Are You Cut Out for the Expat Life?

Copied from today’s edition of the International Living Postcard, a free daily email about living abroad. Her discussion was encouraging to me and might be to you if you are considering living overseas. Click the postcard title above to go sign up for the free emailed postcard and a free report. Be forewarned that they are also selling something in each email, but you are strong enough to resist aren’t you?

Well . . . she almost described me below, so if based on this alone, I’ll be headed overseas soon – but still vetting everything first – working on her point 7 below. And this part is fun to me! (You can read it on the IL website if you prefer.)

Are You Cut Out for the Expat Life?
By Suzan Haskins
What makes for a happy expat? This is something I think about often, because honestly…not everyone is cut out for the expat life. The rewards are tremendous and it’s a wonderful, life-changing experience, but there are challenges—and most are easy to get beyond.
From my experience (and I’ve been an expat for 13 years now), those who thrive living overseas are those who are well prepared ahead of time. They’ve done lots of research and they know what they’re getting into. Overall, they have positive, optimistic perspectives about most everything…
And they all seem to share these 7 attributes:
  1. Love of adventure. This pretty much goes without saying. If you love exploring new places and seeing things you’ve never seen before, then you’re on the right path, because that’s what expat life is all about.
  2. Appetite for novelty. Your neighbor brings you a bag of some strange kind of spiky fruit you’ve never seen before and tells you it’s good for your love life…the entire village is going to “cleanse” themselves in an ice-cold waterfall at midnight and has invited you along…at the last minute, the entire country has taken the day off to watch an important World Cup match… If you can embrace and immerse yourself in the spirit of it all, you’ll be just fine.
  3. Tolerance for cultural differences. Does it drive you crazy when things don’t happen at the appointed hour? Get used to it if you’re thinking of moving overseas. We joke that in Latin America, “mañana” doesn’t mean “tomorrow” but “some time in the future.” The thing is, priorities are just different outside the States (where my husband Dan and I are from). Instead of chasing the almighty dollar and punching the time clock, most of the rest of the world runs at its own pace. Family obligations come first and are always more important than work or money, and that’s as it should be.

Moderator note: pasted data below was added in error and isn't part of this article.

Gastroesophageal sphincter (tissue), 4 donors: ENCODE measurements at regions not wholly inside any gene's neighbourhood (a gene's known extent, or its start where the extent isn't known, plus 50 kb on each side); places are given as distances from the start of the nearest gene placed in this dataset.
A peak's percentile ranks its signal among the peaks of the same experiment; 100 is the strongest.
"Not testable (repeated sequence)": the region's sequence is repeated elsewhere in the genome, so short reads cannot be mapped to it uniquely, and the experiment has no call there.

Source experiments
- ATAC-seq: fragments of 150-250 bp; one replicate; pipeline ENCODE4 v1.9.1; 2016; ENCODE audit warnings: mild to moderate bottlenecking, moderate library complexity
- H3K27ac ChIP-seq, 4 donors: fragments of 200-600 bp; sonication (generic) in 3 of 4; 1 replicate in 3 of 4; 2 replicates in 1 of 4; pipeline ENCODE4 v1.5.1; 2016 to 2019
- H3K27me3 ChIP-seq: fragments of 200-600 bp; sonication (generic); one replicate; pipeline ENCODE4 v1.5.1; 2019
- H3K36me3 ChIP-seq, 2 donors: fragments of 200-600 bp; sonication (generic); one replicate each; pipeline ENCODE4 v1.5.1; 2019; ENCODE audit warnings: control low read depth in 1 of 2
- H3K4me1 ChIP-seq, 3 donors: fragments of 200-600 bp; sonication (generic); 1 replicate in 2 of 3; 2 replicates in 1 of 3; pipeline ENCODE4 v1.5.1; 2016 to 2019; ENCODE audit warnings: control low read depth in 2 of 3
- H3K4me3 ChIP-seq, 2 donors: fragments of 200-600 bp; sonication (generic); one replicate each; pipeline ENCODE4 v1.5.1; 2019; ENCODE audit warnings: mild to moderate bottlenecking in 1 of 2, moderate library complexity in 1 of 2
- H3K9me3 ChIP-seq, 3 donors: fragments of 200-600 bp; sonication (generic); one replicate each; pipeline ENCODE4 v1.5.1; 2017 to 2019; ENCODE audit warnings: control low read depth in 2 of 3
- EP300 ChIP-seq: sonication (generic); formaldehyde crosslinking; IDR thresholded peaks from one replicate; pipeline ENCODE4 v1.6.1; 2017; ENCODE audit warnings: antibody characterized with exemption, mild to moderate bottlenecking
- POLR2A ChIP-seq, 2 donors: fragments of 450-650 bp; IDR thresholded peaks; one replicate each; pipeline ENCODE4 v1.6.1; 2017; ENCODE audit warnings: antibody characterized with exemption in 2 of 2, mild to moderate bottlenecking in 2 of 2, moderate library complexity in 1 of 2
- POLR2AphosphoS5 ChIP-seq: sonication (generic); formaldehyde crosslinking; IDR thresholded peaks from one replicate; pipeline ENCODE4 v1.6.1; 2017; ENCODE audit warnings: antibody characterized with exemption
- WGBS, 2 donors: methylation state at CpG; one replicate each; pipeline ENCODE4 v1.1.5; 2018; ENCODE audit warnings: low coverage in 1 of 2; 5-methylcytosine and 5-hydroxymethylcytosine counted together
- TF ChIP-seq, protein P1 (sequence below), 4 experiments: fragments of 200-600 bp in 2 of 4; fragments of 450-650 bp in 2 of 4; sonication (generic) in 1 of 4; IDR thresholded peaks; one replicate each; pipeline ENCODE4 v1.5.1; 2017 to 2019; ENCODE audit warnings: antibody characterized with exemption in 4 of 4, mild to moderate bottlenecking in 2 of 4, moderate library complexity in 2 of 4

4. A large dose of self-confidence. If you believe in yourself and your ability to deal with just about every situation you might possibly find yourself in, then you’re good to go. And here I might add that you need to believe in the concept of “personal responsibility.” Trip on a crack in the sidewalk and twist your ankle… Have a reaction to the detergent used by hotel housekeeping… Forget your phone in the back of a taxi… The menu is only in Spanish… Back home, if you get hurt or, even sometimes, just find yourself in a bad mood, you can sue someone. The rest of the world is not like that. (And, of course, the good news is that it’s doubtful you’ll ever be sued yourself.)
  5. An aptitude for self-reliance. I have to laugh when new expats complain that certain products aren’t available in Ecuador, where I live. No, we don’t get some of those old favorite (and usually unhealthy) comfort foods here. We do, however, get enough of them, believe me. You do know what Half & Half is, right? It’s half milk and half cream. Pretty easy to make yourself. The Internet is full of do-it-yourself recipes and substitution suggestions. And, of course, there are overseas destinations where you can get just about every American product there is…so if that’s important to you, see point #7 and do your research about where those places are.
  6. A go-with-the-flow attitude. Everything I’ve mentioned so far has been leading to this. If you’re the type of person who can embrace the challenges and, even, find the fun and adventure in them, then you’ll be just fine in a foreign country. Laugh it off… You discover so much about yourself and then have great stories to share.
  7. They’ve done their homework. You cannot move overseas without learning as much as you can about where you are going. It just won’t work otherwise. You need to know about the culture, the weather, the residence laws, the health systems, insurance options, and much more. And to collect in one place all the documents that will be required along the way. You’ll want an idea of what your moving and upfront costs will be. You need a plan for communication with friends and family back home, and an idea of how you’ll do your banking and manage your financial life, and more. Getting all this organized before you move will vastly enhance your expat experience.
    In fact, that’s my single biggest piece of advice: do as much advance research as you can. Read, watch videos, talk to the experts, establish a lifeline to some of the on-the-ground resources you’ll need (like attorneys, visa facilitators, health care professionals, etc.), and definitely talk to other expats about their experiences.

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